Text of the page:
Working with advocacy groups, disease nonprofits, and lab services is a great way to reach patient communities and share trial information from a trusted source. Patients you connect with through your partners may be more likely to be eligible or to ultimately consent to your trial, which can lower your costs. “Advocacy groups help shape and set the research agenda and open up dialogues around where needs are not being met in terms of current treatment options. With a deep understanding of the patient population, they can also be key players in helping develop new methods of engaging patients in research,” says Lindsey Wahlstrom-Edwards, Head of Partnerships at Antidote.
Partners may connect with patients through social media, email lists, or local community events. They can also help you reach patients through message boards or other places on their website where patients visit. Through partners, you can also gain a better understanding of your patient population's interest in clinical research and any specific concerns they have that you can address in your outreach material.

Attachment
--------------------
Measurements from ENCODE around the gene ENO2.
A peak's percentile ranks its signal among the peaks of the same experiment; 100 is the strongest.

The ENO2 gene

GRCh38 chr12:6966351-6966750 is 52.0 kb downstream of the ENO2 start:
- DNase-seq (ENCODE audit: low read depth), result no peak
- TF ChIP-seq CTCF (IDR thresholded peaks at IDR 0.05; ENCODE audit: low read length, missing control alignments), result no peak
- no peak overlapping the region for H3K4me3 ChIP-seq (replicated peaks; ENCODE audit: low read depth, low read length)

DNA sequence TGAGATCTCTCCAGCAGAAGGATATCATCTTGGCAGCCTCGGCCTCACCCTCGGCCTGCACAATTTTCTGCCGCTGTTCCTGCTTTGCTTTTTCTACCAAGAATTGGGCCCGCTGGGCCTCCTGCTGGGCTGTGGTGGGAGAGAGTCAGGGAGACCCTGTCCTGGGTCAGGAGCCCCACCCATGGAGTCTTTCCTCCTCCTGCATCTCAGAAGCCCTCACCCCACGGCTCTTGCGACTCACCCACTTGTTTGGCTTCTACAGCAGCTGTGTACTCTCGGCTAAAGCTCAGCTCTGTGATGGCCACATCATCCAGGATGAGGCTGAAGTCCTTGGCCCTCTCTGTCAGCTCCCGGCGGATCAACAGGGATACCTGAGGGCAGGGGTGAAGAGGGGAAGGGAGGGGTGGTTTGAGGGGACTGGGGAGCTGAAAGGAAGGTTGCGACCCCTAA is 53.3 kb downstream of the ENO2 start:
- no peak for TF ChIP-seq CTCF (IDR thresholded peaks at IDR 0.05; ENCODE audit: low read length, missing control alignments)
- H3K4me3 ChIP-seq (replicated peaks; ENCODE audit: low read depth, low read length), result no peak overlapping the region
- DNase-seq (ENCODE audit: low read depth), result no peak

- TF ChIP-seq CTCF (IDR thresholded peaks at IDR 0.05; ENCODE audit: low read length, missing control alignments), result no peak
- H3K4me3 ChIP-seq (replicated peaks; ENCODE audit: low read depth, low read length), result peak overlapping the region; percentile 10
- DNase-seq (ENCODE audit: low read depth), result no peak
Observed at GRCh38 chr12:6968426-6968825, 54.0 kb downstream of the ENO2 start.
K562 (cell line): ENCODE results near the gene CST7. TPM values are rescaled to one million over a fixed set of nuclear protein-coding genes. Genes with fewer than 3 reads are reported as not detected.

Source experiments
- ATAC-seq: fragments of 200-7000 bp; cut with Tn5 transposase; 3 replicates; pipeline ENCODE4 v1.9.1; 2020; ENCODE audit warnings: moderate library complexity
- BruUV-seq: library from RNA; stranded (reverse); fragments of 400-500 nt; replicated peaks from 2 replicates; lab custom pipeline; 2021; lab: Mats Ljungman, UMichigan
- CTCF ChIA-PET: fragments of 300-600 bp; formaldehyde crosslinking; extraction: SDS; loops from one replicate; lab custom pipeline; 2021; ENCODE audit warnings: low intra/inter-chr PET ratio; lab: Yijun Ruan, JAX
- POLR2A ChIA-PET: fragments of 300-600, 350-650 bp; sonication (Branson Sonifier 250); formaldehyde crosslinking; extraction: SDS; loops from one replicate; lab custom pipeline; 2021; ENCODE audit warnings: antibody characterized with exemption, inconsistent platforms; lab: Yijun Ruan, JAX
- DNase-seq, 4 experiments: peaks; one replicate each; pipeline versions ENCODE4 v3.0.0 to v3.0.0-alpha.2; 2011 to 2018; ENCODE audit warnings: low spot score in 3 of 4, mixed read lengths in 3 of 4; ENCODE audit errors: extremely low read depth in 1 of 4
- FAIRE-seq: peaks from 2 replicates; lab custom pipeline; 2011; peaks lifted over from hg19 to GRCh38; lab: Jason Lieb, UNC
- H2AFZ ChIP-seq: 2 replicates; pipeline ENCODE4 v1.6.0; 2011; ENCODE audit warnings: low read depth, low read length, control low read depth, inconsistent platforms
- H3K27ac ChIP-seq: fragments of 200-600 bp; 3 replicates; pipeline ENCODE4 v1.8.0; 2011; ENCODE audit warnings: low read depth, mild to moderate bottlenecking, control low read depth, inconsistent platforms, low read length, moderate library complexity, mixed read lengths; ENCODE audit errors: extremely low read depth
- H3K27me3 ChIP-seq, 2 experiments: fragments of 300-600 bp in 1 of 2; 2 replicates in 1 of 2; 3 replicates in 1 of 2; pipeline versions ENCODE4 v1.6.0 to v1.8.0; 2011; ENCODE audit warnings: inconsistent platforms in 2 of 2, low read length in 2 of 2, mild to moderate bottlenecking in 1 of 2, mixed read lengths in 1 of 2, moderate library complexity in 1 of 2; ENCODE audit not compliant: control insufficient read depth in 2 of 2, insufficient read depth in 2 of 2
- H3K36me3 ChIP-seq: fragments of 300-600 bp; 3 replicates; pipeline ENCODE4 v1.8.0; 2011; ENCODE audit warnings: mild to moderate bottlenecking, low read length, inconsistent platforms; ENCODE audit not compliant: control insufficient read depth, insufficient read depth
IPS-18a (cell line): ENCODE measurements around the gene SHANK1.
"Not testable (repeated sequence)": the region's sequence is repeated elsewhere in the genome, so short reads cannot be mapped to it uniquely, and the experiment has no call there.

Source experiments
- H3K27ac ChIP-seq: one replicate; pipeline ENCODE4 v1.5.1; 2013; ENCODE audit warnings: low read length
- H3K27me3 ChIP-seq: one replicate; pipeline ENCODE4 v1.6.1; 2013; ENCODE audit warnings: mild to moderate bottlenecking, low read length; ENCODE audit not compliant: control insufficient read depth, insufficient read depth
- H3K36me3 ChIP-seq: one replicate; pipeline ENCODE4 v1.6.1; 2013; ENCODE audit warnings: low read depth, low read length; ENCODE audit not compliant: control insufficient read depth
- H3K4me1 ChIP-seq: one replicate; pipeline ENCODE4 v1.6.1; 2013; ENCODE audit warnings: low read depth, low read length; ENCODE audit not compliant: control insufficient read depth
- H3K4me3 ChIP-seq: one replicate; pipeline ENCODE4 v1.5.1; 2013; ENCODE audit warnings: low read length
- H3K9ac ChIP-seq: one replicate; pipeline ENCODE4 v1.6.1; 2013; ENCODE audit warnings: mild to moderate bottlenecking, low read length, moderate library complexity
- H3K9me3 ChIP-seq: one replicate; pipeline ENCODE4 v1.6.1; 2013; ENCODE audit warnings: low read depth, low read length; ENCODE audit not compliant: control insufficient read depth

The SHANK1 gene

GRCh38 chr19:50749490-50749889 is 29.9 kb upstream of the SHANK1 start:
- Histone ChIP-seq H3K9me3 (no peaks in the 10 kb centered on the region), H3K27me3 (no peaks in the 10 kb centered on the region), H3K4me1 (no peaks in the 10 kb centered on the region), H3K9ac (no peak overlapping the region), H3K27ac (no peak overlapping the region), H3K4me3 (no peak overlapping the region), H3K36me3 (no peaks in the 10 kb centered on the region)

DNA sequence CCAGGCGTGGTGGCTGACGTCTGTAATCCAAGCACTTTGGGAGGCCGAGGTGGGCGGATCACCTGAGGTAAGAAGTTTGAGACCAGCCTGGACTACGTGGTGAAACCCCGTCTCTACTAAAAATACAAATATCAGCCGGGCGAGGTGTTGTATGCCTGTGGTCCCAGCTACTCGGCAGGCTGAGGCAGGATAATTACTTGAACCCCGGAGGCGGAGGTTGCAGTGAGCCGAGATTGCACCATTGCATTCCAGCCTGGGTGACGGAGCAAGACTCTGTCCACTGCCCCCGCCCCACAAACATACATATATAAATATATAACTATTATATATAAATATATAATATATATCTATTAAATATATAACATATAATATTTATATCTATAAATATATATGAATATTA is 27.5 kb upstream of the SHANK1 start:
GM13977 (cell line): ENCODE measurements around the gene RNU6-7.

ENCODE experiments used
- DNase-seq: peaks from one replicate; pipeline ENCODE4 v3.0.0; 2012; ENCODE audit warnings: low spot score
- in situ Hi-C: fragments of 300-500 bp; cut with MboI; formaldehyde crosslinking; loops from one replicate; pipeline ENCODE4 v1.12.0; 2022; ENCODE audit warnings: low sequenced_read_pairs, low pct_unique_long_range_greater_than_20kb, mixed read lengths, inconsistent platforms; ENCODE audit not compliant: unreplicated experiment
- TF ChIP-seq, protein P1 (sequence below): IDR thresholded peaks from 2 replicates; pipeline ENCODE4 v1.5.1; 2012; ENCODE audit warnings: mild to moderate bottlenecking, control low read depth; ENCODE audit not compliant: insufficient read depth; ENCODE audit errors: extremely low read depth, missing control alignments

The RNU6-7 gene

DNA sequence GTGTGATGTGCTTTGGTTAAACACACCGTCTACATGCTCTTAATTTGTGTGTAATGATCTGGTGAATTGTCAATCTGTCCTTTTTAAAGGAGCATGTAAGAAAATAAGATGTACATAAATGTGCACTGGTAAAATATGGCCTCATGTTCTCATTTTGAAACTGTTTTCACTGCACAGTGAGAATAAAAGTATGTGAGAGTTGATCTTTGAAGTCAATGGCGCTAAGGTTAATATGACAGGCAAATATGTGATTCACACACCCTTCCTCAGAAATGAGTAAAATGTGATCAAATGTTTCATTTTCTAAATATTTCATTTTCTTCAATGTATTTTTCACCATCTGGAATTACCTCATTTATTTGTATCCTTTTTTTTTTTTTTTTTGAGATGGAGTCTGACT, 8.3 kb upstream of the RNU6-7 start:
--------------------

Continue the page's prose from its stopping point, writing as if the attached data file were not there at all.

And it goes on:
Improve patient retention in your clinical trial
One of the best ways to reduce your patient recruitment costs is to help make sure patients stay in your trial once they're enrolled. Unfortunately, some studies estimate that up to 30% of patients who join a clinical trial end up dropping out. Common reasons patients drop out of clinical trials include financial cost, time and scheduling conflicts, lack of clear information, long distances, and family commitments.
At the study site, there are a few steps that research teams can take to help improve patient retention rates. Be sure to provide patients with easy-to-understand materials at their screening visit, to start. You can also use follow-up services such as text message reminders, emails, and phone calls to help remind patients of visits and keep them engaged. If you're using electronic patient-reported outcomes (ePRO), many of these technologies come equipped with reminder tools that are easy to set up for the length of your trial.
If you'd like to learn more about how Antidote helps lower costs while reaching the right patients, download our case studies.